So let’s just take stock for a moment. We have the broadcast version of An Unearthly Child. And we have the pilot episode which consists of one take of the first half, and two different takes of the second half. That’s two-and-a-half versions of An Unearthly Child, which makes it a unique experience among Doctor Who episodes. It’s the only one we have the dress rehearsals for.
The usual story is that the pilot episode is an edgier, slightly darker experience than An Unearthly Child, with the Doctor being more antagonistic and Susan being even more unearthly. Truth is, the two are very similar; there’s no evidence of a significant rethink between takes. Even the little mini-drama of the two whispering school girls and the boorish teen who interrupts their gossiping is kept lovingly intact.
What is true is that it’s much less technically polished than An Unearthly Child. As perfectly skewered in An Adventure in Space and Time, it’s a schmozzle; doors stubbornly refuse to close, cameras struggle to focus on their subjects and so on. It’s hard not to notice these faults and to recall that head honcho Sydney Newman refused to put the episode to air in the state it was in. Like all dress rehearsals, it was never meant to be seen by layfolk like you and me.
But Newman couldn’t have anticipated that one day, it would be unearthed and made available for all to see. Retaining and viewing the pilot says something about our fannish desire to understand how the show was made. It also expresses something about completism; that we want to see every frame of Doctor Who – even the stuff we were never meant to see. And because we have big gaps of 60s Doctor Who, even the dress rehearsals are worth cherishing.
It’s funny how we like being told the same story over and over again and Doctor Who’s beginning keeps getting retold. We have 2.5 Unearthly Children and we have an alternative version in David Whitaker’s book, Doctor Who in an exciting adventure with the Daleks (a version which dispenses with all the caveman malarkey). Then there’s another version in the film he co-wrote, Dr Who and the Daleks . It’s pretty clear that Whitaker (though probably no one else around him) held much affection for the series’ original opening and looked for any opportunity to rewrite it.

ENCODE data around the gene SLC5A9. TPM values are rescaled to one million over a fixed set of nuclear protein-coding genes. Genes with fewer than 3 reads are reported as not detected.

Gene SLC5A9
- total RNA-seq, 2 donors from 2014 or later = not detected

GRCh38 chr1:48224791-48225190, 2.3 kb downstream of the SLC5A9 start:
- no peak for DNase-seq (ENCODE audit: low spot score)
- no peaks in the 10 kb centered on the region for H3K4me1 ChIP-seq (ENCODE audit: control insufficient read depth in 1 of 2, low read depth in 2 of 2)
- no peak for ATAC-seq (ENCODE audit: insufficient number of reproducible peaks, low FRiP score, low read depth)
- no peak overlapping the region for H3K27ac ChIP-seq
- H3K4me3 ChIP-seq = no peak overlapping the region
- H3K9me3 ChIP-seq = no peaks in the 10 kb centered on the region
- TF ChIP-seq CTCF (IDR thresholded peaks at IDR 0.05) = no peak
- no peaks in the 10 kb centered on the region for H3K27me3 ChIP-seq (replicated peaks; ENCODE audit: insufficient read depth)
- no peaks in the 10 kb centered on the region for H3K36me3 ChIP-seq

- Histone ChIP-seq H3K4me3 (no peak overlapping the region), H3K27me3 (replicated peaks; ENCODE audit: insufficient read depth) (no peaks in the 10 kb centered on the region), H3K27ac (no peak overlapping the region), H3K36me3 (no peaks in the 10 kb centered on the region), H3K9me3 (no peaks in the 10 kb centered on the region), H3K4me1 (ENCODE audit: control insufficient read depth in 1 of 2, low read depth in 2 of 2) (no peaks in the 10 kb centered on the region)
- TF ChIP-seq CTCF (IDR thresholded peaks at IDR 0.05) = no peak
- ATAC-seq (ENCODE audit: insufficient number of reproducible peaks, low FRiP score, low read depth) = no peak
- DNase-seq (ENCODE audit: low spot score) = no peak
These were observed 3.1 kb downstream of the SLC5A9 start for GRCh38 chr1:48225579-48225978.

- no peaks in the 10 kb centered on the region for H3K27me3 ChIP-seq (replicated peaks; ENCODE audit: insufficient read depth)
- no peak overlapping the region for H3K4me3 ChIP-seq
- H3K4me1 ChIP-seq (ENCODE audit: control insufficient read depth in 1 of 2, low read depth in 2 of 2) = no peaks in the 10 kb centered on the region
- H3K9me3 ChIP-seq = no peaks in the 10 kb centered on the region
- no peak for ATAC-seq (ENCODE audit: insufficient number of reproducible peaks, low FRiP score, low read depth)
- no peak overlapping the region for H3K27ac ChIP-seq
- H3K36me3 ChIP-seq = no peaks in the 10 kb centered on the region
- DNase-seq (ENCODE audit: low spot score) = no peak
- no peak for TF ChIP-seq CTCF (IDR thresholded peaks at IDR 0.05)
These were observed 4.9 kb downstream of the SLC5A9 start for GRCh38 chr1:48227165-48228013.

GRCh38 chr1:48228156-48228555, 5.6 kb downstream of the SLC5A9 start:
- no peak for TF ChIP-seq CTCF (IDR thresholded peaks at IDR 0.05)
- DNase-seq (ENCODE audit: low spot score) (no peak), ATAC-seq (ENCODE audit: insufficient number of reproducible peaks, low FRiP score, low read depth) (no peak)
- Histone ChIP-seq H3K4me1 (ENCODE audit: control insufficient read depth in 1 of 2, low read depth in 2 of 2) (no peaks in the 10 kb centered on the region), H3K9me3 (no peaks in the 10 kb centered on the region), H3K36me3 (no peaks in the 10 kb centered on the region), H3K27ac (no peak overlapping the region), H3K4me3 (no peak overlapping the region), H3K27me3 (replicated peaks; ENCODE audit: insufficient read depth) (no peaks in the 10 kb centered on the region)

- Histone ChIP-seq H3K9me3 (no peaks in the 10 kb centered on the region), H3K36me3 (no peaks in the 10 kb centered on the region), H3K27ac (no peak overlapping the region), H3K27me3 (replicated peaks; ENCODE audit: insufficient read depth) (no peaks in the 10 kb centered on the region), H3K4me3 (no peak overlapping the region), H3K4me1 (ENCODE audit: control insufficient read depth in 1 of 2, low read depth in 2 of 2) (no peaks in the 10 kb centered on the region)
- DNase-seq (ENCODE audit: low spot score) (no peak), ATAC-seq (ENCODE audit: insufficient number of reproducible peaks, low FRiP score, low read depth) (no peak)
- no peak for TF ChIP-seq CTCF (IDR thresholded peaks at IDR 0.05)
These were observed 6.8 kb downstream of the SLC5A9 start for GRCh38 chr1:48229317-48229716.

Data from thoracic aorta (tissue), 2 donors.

Even today, the gaps in the story are intriguing enough to inspire ongoing filling. The Name of the Doctor shows us the moment the Doctor and Susan actually absconded from their homeworld. Big Finish have audio dramas which fill in the space in between that moment and when they landed in London. And wasn’t there talk a few years ago of a brand new audio novelisation of this first story? It seems we just can’t stop wanting to add to and adjust these very first episodes.
So why does so little change between the pilot and the transmitted episode? I think it’s got something to do with styles of performance.
With modern filmmaking, rehearsing and recording scenes in short order, you can experiment with every line. Matt Smith, famously, tried new interpretation of lines frequently and Peter Capaldi, from all accounts, takes an inventive approach to each scene. It’s a technique which allows the actors to explore the various nuance in each line and give the director an array of choices. A director can end up with a choice of takes all with different emphases, and he/she can play around with them in the edit, shaping each scene differently.
This was simply not an option when they were making Doctor Who in 1963. That recording regime required the cast to come to the studio recording pre-rehearsed. It called for consistency, not invention. Partly because the cameras didn’t move that fast. You can see it demonstrated in the two takes of the second half of the pilot. The cast members hit their marks accurately and say their lines almost identically. With the sort of time pressure they had to deal with, they wouldn’t have risked a spontaneous new take on a line, in case it threw one of their fellow actors and the whole scene fell apart.
So you can imagine that when they came to remake An Unearthly Child, they were keen to leave it mostly the same. Camera positions are similar. The actors’ blocking is more or less the same. And the actors produce more or less the same characterisation they did in the pilot. There are a few line changes, but presumably, they didn’t want to mess too much with what the main cast were doing. Not just because it was good work already, but also because you wouldn’t want to inspire a lack of confidence in their performance – which may well happen if you were to say to one of them, “we want you to play this completely differently to last week”.
The joy of a truly great performance is that you forget that the exercise is a construct: draw too much attention to it, the spell breaks and it suddenly feels like actors speaking lines. We forget how good the actors on Doctor Who generally are, particularly the regulars, because that spell rarely breaks. And with this TARDIS crew, it’s almost unheard of. But having 2.5 versions of the same episode means you’re effectively seeing how they cast that spell. You can see Hartnell et al deliver a line three times. And you can see how they deliver the goods brilliantly, time after time.
This is why we should treasure that pilot episode. Not because it’s a tantalising false start, or because it’s more precious minutes of an era perforated with missing episodes (although it’s both those things). Its real value is in seeing actors at work, and the opportunity to appreciate the professionalism and poise they show under extreme pressure. We can look up any number of episodes of Confidential or Doctor Who Extra from recent years and see Smith, Capaldi etc rehearsing a scene and crafting their performances. But to see it from over 50 years ago? That’s truly remarkable.
NEXT TIME… Tooth and Claw